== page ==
You might notice the sleep command in the script. That is there to avoid a race condition. We technically need to start the TAP server listener before we start the app. But we want our shell script to block on the server and only continue processing once the server is finished. So we need to invoke the command to launch the app as a non-blocking background process (hence the ‘&’ symbol at the end of the command) before we invoke the server. To make sure the application doesn’t start before the server is ready, we inject a sleep call before it to give the server enough time to start up.

We also look at the return status codes and write additional information to the TAP file output when there is a failure. This helps guarantee that the test output contains explicit information that the test failed plus additional information about what happened which is sometimes useful for debugging. We save the return status code in the global variable LISTENER_STATUS which we examine when the function returns.

The Master Script

For completeness, the following is an excerpt of the shell script that calls the above function which is our main script that orchestrates the test run. A lot of the code is very specific to our environment so it may have limited usefulness to you. But there are several things worth noting:

• We check the LISTENER_STATUS variable in this case and append information to the TAP output so we can clearly mark type type of failure (as described in Part 1).

• We repeat the tests up to a certain number of times if they fail (look for $loop_count and $do_loop) to try to weed out random tool chain/device communication failures (as described in Part 1)

• We show how we capture a port number via FindFreeSocketPort.lua and use that port number for the TapSocketListener.lua and create/write to the TestMoreOutputServerInfo.lua file (as described in Part 3).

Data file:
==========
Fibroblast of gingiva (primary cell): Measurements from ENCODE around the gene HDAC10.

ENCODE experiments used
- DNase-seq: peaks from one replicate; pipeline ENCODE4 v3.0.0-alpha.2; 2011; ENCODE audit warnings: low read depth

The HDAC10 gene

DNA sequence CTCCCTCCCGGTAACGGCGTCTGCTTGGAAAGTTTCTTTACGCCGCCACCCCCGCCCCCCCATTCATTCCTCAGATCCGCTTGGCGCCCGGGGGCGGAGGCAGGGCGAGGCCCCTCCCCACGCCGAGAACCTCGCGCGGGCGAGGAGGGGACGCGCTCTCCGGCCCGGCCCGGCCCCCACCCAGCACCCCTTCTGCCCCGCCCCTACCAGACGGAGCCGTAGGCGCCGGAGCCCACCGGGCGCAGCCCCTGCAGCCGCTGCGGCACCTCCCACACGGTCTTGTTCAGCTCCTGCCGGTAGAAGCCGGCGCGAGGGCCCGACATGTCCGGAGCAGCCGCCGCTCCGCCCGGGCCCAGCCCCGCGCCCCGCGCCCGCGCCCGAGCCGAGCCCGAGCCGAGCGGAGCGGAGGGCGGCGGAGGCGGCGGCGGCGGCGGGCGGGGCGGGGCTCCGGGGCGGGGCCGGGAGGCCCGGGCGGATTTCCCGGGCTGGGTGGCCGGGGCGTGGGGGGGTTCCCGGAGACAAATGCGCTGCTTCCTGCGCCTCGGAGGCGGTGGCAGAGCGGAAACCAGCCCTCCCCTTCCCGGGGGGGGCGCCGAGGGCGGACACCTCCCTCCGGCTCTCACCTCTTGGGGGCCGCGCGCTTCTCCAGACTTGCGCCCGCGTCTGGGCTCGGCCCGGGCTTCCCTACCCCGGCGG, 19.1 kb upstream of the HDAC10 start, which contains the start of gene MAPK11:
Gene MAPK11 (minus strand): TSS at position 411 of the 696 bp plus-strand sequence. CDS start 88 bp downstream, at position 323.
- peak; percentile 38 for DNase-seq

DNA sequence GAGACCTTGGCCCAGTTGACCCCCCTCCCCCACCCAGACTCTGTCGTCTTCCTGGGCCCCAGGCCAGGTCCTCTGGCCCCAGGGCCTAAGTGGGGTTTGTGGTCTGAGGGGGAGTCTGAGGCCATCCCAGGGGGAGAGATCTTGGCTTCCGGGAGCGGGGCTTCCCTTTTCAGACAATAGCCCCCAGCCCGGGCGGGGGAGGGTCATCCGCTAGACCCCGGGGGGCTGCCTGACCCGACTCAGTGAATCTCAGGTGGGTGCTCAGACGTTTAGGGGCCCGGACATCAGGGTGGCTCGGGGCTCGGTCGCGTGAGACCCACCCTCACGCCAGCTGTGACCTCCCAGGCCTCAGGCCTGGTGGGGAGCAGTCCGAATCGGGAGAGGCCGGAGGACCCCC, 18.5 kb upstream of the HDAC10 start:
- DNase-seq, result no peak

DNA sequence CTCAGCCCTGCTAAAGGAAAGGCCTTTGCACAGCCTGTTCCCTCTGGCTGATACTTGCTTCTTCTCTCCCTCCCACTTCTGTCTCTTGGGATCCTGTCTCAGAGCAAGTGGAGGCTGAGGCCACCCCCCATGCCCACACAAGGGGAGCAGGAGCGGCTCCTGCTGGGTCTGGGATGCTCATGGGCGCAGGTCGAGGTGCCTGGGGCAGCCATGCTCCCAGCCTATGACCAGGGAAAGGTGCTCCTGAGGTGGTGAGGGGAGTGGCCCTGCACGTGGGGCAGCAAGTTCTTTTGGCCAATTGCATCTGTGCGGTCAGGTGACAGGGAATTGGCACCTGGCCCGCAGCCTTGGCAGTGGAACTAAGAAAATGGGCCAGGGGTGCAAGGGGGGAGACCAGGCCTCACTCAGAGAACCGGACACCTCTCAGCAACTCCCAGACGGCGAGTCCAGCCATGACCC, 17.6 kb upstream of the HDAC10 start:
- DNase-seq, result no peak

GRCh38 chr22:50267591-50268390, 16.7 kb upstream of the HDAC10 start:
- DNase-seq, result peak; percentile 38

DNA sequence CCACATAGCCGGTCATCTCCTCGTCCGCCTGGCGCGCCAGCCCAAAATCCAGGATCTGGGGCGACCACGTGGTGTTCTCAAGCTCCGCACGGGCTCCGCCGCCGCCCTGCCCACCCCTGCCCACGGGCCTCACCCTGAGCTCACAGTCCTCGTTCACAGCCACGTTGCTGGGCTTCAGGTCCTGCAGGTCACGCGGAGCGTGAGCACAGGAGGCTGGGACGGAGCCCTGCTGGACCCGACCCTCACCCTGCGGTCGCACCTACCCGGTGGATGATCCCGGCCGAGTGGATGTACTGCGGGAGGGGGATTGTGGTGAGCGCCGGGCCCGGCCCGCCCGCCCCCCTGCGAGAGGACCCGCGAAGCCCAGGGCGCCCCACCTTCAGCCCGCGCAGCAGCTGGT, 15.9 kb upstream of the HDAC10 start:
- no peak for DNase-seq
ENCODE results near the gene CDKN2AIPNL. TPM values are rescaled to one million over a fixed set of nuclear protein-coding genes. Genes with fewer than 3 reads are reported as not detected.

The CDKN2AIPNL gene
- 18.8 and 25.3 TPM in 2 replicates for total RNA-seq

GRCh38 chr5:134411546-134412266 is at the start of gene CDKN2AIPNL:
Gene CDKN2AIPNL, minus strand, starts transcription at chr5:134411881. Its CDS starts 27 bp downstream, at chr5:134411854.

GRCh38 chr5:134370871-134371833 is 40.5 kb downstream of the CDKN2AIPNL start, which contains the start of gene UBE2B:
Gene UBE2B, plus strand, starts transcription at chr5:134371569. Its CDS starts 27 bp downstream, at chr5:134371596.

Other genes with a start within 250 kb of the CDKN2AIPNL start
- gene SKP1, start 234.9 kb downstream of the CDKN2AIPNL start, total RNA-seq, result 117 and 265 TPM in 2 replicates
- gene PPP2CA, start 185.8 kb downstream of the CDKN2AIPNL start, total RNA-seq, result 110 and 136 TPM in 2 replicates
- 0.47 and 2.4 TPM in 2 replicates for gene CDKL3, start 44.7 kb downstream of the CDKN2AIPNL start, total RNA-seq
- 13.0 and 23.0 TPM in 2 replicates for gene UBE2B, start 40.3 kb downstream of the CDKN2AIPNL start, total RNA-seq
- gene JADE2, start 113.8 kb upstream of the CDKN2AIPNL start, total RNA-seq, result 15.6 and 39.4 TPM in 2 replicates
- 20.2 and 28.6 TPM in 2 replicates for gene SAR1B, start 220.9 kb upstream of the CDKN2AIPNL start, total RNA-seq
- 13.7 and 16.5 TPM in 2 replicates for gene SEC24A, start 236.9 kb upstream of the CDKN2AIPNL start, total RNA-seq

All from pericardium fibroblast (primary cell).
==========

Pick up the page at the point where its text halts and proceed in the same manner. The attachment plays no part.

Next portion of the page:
• We copy all our lua-TestMore files into our app’s project directory right before we build it so we only need to have one version of the code to maintain (as described in Part 3). We do a remove because we used to use symlinks which are still in our repository, but we are trying to move away from symlinks because of Windows not supporting them.

• The big for-loop is just our way of looping through all the test directories we want. We actually have additional tests that focus on specific types of devices or skins which are omitted here for brevity.

• Jenkins has yet more scripts that invoke this script so builds and tests can be triggered automatically on events such as timers or code check-ins.

• It is worth noting that we have very similar functions/scripts for iOS. The way we deal with the TapSocketListener.lua is identical. The major changes in our iOS tests are that we call our various Scripting Bridge scripts or xcodebuild/iphonesim utilities previously discussed.



#####
#Run all the non skin specific tests
#####
for i in $( find . -type d -maxdepth 1 ! -name *-* ! -empty ! -name .* ); do
  test_name=`echo $i | cut -c 3-`
#	echo $i
	echo "Starting next test: $test_name"

	# Figure out the IP address
	# Select a port number
	# Write a file called TestMoreOutputServerInfo.lua
	# module("TestMoreOutputServerInfo", package.seeall)
	# Host = "192.168.192.125"
	# Port = 12345
	# TimeOut = 300 * 1000  -- in milliseconds
	IPADDRESS=`ifconfig en0 | grep -E 'inet.[0-9]' | awk '{ print $2}'`
	PORT=`$lua_exec FindFreeSocketPort.lua ${IPADDRESS}`
	echo "module('TestMoreOutputServerInfo', package.seeall)" > TestMoreOutputServerInfo.lua
	echo "Host = '${IPADDRESS}'" >> TestMoreOutputServerInfo.lua
	echo "Port = '${PORT}'" >> TestMoreOutputServerInfo.lua
	echo "TimeOut = '${TIMEOUT_FOR_APP}'" >> TestMoreOutputServerInfo.lua

	# Copying Test files
	rm -f "$i/Builder.lua"
	rm -f "$i/More.lua"
	rm -f "$i/SocketOutput.lua"
	rm -f "$i/NoOutput.lua"
	rm -f "$i/Tester.lua"
	rm -f "$i/CoronaTest.lua"
	rm -f "$i/TestMoreOutputServerInfo.lua"

	cp -f Builder.lua "$i/Builder.lua"
	cp -f More.lua "$i/More.lua"
	cp -f SocketOutput.lua "$i/SocketOutput.lua"
	cp -f NoOutput.lua "$i/NoOutput.lua"
	cp -f Tester.lua "$i/Tester.lua"
	cp -f CoronaTest.lua "$i/CoronaTest.lua"
	cp -f TestMoreOutputServerInfo.lua "$i/TestMoreOutputServerInfo.lua"

	echo "Building"
	# Paramaters are: path_with_ratatouille.xcodeproj
	# path_where_assets_dir_needs_to_be directory_of_test xcode_target_to_build_or_run build_configuration os_or_simulator should_build should_run